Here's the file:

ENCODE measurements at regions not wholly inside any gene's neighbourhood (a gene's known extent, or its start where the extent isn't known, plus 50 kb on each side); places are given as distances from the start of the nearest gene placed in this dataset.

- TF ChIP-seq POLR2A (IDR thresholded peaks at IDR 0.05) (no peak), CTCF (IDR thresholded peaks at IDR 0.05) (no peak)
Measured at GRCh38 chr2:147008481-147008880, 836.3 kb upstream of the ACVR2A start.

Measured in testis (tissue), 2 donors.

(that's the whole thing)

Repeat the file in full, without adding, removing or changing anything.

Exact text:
ENCODE measurements at regions not wholly inside any gene's neighbourhood (a gene's known extent, or its start where the extent isn't known, plus 50 kb on each side); places are given as distances from the start of the nearest gene placed in this dataset.

- TF ChIP-seq POLR2A (IDR thresholded peaks at IDR 0.05) (no peak), CTCF (IDR thresholded peaks at IDR 0.05) (no peak)
Measured at GRCh38 chr2:147008481-147008880, 836.3 kb upstream of the ACVR2A start.

Measured in testis (tissue), 2 donors.